A collection of narrative paintings and now a biography published by Allen and Unwin.
This video was presented by Bathurst Regional Art Gallery, September 2020 on their website, Facebook and Instagram pages as part of the #BRAGStudioSet campaign in response to Covid19.
Kate Kelly: the true story of ned kelly’s little sister
Another workshop has been booked at Gang Gang Gallery in Lithgow. If you would like to join in Rebecca’s Writing History workshop Saturday 10 April 2021, 10:30am to 1:30pm. $55 Limited places. Covid Safe. You can book here – https://www.stickytickets.com.au/nuctz/writing_history_workshop_with_rebecca_wilson.aspx
Rebecca will be in conversation with Rob Willis at The Book Dispensary in Forbes Thursday, 15 April 2021 From 5:30pm – 7:00pm. You can book here – https://www.eventbrite.com/e/kate-kelly-book-launch-tickets-142032313473
The Singleton Library is hosting an author talk with Rebecca 5:30pm, Thursday 22 April – Book here – https://www.eventbrite.com.au/e/kate-kelly-the-true-story-of-ned-kellys-little-sister-tickets-145146919343
The following day, Friday 23 April, you can join in for Rebecca’s Writing History Workshop at Singleton Library. 10:00am – 1:30pm https://www.eventbrite.com.au/e/writing-history-with-rebecca-wilson-tickets-146261499081
Rebecca is thrilled with the announcement that her book Kate Kelly will feature as the Great Festival Read at this year’s Bathurst Writers and Readers Festival, 30 April – 2 May 2021.
PAST EVENTS AND MEDIA
Don’t miss Rebecca in-conversation with Sarah Gurich, Director at Bathurst Regional Art Gallery this Saturday 6 March 2021. Rebecca’s current exhibition ‘Myth-making, Heroes and Villains’ is showing at BRAG until 5 April 2021. Also on display are three Kate Kelly works from BRC collection. Book your place for the talk here. RSVP essential due to Covid. https://www.eventbrite.com.au/e/rebecca-wilson-in-conversation-tickets-139349033711?aff=ebdsoporgprofile.
You can also book your place at Rebecca’s writing workshop at Gang Gang Gallery Saturday 13 March 2021. Brought to you by Varuna Writer’s House and Gang Gang Gallery. RSVP essential due to Covid. Here’s the link – https://www.varuna.com.au/programs/lithgow-workshop
Kate Kelly media links –
Trevor Chappell, ABC Overnights. Listen from 2:16 mark. https://www.abc.net.au/radio/programs/overnights/overnights/13181356
Here’s what people are saying about Kate Kelly by Rebecca Wilson. Published by Allen and Unwin, 16 Feb 2021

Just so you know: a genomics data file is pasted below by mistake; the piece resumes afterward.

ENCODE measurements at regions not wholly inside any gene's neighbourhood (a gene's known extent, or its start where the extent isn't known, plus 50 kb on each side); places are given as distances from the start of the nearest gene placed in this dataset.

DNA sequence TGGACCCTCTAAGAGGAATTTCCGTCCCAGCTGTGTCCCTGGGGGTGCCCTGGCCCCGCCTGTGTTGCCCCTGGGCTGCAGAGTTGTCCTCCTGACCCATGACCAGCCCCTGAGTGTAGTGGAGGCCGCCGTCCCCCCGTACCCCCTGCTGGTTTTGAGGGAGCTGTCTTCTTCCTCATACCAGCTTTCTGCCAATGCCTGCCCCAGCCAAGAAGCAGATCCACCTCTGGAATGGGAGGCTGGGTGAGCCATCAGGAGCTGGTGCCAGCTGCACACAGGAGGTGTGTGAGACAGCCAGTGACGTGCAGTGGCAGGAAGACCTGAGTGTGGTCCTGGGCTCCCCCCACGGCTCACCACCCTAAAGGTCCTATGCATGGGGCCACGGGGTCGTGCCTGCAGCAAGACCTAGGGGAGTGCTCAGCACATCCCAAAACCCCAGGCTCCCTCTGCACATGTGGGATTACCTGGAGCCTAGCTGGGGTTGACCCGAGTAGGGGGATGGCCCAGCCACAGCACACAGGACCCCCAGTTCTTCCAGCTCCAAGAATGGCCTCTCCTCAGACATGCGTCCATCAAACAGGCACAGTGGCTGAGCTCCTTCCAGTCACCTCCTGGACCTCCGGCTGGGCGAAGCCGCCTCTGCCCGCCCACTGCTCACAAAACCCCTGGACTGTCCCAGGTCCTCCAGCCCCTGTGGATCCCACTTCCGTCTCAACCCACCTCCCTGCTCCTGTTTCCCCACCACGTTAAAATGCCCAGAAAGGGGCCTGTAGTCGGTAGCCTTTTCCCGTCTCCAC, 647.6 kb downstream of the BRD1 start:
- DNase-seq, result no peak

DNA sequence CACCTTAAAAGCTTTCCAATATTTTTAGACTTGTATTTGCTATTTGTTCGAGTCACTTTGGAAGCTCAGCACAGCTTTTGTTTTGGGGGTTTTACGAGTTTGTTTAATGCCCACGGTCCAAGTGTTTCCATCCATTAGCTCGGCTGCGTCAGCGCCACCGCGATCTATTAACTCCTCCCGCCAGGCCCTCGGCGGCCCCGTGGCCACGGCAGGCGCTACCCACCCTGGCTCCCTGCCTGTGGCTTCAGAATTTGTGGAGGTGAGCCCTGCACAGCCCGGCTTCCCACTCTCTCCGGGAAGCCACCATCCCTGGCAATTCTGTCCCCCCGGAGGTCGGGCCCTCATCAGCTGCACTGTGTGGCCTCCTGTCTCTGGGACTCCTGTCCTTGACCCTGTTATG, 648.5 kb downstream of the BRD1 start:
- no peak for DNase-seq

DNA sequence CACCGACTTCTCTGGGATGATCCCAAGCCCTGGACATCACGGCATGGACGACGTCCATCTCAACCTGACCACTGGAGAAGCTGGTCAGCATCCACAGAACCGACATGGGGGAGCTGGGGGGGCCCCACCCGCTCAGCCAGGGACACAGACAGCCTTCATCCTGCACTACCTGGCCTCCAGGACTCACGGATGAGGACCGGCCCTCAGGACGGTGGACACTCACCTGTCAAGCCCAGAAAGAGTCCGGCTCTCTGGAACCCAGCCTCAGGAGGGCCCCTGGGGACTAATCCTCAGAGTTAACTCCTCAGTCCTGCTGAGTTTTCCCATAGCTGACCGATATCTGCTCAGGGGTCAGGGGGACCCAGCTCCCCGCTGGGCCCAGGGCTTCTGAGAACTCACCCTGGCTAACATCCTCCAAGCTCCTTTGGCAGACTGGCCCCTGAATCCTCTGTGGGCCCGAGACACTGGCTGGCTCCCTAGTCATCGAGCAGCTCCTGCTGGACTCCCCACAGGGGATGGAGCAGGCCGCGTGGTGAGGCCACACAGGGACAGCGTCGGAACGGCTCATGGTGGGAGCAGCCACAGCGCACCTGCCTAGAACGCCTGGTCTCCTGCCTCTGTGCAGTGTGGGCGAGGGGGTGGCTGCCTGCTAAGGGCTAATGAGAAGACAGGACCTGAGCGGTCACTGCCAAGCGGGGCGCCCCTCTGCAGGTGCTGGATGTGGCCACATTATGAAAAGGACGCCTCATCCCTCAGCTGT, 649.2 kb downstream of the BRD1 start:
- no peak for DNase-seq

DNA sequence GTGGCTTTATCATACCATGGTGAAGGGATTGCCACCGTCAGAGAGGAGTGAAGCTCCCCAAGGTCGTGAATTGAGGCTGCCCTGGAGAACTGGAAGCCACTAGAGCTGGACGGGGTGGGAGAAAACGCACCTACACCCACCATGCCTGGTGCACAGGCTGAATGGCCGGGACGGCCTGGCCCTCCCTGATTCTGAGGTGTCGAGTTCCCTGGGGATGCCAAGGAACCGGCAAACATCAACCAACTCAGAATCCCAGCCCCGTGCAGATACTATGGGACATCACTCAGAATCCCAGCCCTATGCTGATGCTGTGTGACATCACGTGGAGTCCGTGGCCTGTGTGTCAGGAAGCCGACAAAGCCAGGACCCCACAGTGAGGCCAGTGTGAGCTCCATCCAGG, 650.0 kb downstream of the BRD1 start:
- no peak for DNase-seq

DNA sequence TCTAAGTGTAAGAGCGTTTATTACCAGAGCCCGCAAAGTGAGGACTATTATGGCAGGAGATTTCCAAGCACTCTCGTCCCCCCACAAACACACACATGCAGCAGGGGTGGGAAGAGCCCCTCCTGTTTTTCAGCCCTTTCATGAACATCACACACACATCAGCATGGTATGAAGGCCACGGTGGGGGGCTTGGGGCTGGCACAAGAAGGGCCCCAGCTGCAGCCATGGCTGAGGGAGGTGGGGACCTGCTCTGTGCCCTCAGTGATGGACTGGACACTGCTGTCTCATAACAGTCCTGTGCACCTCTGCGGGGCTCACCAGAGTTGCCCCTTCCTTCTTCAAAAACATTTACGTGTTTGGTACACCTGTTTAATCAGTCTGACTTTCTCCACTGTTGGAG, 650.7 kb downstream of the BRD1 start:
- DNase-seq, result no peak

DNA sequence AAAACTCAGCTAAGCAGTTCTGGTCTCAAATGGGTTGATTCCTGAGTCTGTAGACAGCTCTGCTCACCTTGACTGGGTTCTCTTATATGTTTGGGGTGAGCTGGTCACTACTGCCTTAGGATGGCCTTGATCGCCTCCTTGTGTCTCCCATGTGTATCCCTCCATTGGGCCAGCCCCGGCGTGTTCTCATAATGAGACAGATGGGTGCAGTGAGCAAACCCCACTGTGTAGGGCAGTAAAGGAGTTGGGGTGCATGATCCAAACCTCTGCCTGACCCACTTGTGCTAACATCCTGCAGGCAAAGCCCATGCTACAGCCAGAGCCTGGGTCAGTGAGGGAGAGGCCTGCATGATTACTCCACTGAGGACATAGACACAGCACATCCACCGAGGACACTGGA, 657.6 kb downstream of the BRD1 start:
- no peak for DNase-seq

Rebecca was invited to exhibit her Kate Kelly works in London at the Parallax Art Fair, July 2018 while London’s Central Library in Kensington hosted Rebecca’s talk on her extensive research, paintings and first catalogue style book, Kate Kelly: Sister of an Outlaw.
Kate Kelly: the true story of ned kelly’s little sister
Research Amendments for the next reprint of Kate Kelly.
Some fascinating additional information to be included in the next reprint shows details about Constable Fitzpatrick’s record of service and conduct during his time in the Victorian Police Force – 1877-1880. And I reference details about Alice King having been referred to as a premature baby in other Kelly material.
KATE AND FITZPATRICK
In the book Ellen Kelly (a novel based on oral history from Kelly descendants and neighbours), Alice is referred to as a one-month premature baby, now medically referred to as ‘Late Preterm’ (34-36 weeks). It is generally accepted that teenage girls have a higher risk of delivering premature babies. In a BBC health report from 2010 it was estimated that the risk was as much as 21% higher, based on the work of an Irish research team. In 2018 a medical report ‘Incidence and Mortality of the Preterm Infant’ it was estimated that females under 16 have 2-4% higher rate of prematurity. The same report suggests that ‘Late Preterm’ babies currently have a 99.15% chance of survival. Acknowledging that this would have been less in the late 1800’s, Alice’s survival as a ‘Late Preterm’ baby is still considered by women’s health experts as feasible.
It has also been confirmed by a women’s health expert that Fitzpatrick could well have fathered Alice with Kate, if Alice was born one month premature, based on the recorded dates of his transfer to the region. However, given Fitzpatrick’s wide ranging police postings and the lack of reliable detail in his records, as outlined in the following paragraphs; Fitzpatrick’s Record of Conduct and Service, it is possible that Fitzpatrick was in the North–East district earlier than the dates reflected in his records.
FITZPATRICK’s RECORDS OF CONDUCT AND SERVICE
Alexander Fitzpatrick’s childhood family moved around Victoria: Little River, Geelong, Mt Egerton and Ballarat. On Fitzpatrick’s Records of Conduct and Service, deemed ‘Official and Sensitive’ and supplied to me by the Victoria Police Museum, Melbourne, it confirms that Fitzpatrick joined the Victoria Police 20 April 1877, as a constable (#2867) and that his previous job was that of ‘boundary rider’, a profession that would have seen him travel widely across regional Victoria, including the town of Meredith where he abandoned a woman and the child they had together to join the force and skip town.
Fitzpatrick’s Records of Conduct and Service only show the following movements for Fitzpatrick during his three years of service: